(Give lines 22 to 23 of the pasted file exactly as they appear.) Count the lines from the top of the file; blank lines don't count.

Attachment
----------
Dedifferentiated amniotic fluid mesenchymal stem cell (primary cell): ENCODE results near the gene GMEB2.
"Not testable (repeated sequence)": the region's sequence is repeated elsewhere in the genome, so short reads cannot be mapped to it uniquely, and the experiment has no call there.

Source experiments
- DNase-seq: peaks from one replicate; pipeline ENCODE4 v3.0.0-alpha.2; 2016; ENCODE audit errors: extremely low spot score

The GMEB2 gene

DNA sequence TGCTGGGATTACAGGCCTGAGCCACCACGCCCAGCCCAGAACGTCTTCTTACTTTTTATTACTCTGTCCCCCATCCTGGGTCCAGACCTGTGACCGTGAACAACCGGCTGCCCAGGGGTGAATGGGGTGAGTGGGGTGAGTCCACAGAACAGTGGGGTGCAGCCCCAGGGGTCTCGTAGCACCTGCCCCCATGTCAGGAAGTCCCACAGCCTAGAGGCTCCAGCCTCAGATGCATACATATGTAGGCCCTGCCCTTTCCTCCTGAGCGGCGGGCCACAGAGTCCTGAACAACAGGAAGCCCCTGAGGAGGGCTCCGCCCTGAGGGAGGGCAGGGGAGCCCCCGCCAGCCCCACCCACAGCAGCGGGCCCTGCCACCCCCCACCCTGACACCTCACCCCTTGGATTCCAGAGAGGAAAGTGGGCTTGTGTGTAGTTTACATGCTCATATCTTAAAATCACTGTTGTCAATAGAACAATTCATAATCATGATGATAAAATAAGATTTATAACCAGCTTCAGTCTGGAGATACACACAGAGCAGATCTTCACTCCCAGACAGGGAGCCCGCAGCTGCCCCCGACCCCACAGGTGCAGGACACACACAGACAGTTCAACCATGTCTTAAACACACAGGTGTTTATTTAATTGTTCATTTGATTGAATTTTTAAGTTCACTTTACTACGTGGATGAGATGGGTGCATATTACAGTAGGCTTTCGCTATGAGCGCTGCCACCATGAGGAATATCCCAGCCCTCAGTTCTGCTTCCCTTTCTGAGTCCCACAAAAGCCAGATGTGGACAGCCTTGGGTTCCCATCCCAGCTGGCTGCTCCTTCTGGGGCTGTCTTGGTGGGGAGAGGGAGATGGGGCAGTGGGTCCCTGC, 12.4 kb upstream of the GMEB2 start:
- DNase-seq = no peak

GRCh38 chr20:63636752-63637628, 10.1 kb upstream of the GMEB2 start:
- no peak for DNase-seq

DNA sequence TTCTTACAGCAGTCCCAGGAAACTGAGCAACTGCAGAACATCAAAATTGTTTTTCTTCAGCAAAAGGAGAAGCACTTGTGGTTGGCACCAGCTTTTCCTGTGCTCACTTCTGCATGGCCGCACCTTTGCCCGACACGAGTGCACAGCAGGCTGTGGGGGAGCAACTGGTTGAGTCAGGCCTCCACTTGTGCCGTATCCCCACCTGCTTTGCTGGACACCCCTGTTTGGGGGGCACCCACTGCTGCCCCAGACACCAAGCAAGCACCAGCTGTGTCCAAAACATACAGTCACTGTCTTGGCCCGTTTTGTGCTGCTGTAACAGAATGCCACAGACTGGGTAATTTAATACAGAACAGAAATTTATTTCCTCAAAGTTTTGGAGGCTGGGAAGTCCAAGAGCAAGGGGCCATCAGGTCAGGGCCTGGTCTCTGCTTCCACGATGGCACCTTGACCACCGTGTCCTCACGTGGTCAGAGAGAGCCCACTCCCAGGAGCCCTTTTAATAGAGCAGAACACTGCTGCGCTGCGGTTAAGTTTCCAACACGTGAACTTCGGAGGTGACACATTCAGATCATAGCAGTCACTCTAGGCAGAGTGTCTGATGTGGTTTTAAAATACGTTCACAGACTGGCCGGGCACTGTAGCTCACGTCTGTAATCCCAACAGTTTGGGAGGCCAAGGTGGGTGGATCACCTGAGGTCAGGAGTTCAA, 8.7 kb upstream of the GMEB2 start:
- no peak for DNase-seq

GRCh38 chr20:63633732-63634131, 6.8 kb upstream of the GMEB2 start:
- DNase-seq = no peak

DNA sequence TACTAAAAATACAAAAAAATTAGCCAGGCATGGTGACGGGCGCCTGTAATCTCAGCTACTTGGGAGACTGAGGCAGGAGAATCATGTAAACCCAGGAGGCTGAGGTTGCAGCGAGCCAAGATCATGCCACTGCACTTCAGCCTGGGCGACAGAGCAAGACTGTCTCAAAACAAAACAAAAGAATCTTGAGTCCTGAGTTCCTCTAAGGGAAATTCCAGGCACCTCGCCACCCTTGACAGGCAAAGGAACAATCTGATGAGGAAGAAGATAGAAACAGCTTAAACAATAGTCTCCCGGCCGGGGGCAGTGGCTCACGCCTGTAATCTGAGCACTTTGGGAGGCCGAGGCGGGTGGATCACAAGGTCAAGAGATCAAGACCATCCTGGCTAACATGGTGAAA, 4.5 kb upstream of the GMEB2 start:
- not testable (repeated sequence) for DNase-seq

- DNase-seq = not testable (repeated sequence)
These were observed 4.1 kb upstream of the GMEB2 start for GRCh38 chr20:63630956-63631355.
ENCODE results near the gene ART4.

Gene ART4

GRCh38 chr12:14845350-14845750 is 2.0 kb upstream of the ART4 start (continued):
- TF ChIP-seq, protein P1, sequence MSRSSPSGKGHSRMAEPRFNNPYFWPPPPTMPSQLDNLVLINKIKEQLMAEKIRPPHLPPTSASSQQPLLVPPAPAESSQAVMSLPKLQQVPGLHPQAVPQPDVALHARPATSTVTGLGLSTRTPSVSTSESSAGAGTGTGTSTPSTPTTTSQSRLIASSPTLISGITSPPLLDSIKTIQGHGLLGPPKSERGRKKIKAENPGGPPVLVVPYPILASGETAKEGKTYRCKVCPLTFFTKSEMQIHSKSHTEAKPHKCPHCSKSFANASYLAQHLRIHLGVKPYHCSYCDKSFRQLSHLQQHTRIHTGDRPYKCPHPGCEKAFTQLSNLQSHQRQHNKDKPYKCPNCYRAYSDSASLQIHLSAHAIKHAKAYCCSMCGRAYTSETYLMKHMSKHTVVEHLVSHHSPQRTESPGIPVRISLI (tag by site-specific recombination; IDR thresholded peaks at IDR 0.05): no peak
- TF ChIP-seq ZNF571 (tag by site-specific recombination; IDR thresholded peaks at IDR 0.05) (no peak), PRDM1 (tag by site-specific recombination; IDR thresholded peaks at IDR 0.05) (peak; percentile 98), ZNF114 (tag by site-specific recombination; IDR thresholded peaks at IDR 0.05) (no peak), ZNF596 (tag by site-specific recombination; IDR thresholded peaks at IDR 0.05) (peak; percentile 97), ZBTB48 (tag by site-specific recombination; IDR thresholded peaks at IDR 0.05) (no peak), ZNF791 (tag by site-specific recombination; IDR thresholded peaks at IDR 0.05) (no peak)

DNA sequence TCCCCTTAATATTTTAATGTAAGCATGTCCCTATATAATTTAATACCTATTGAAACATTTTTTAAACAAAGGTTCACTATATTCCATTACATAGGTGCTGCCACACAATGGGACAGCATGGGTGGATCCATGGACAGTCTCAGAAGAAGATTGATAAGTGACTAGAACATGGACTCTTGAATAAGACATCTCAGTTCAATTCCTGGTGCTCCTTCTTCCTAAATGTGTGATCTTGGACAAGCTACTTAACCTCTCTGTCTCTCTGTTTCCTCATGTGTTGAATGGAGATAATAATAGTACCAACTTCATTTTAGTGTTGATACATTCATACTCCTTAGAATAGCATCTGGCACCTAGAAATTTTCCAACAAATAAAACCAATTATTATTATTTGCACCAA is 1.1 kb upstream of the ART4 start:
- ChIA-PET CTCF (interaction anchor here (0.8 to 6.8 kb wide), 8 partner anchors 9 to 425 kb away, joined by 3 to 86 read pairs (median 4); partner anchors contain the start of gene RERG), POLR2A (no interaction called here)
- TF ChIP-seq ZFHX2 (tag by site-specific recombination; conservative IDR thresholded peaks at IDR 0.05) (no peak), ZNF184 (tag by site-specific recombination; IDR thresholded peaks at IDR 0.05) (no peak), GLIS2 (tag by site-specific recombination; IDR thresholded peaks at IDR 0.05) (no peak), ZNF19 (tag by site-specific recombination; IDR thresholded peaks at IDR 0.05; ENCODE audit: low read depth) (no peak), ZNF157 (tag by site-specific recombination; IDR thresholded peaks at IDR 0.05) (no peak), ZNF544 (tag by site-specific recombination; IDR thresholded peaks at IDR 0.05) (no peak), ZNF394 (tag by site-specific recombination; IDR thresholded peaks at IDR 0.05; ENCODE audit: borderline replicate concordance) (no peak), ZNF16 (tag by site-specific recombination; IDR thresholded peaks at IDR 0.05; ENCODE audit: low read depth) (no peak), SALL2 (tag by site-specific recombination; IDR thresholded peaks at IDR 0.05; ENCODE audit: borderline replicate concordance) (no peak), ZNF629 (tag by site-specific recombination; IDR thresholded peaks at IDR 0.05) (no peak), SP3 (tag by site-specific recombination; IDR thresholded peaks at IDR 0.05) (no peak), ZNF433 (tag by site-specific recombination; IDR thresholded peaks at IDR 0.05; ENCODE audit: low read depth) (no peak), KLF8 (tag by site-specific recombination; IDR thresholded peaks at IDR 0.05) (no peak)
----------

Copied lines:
- TF ChIP-seq ZNF571 (tag by site-specific recombination; IDR thresholded peaks at IDR 0.05) (no peak), PRDM1 (tag by site-specific recombination; IDR thresholded peaks at IDR 0.05) (peak; percentile 98), ZNF114 (tag by site-specific recombination; IDR thresholded peaks at IDR 0.05) (no peak), ZNF596 (tag by site-specific recombination; IDR thresholded peaks at IDR 0.05) (peak; percentile 97), ZBTB48 (tag by site-specific recombination; IDR thresholded peaks at IDR 0.05) (no peak), ZNF791 (tag by site-specific recombination; IDR thresholded peaks at IDR 0.05) (no peak)

DNA sequence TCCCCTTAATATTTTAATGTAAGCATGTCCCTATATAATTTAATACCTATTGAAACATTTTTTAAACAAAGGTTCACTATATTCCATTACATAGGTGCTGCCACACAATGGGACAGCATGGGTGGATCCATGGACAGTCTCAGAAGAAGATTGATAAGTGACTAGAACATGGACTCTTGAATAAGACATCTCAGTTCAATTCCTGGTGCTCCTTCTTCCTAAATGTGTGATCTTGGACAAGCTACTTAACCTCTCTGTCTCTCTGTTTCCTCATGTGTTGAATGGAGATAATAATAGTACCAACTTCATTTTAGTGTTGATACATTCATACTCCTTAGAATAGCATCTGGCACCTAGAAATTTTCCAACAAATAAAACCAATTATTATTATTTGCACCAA is 1.1 kb upstream of the ART4 start: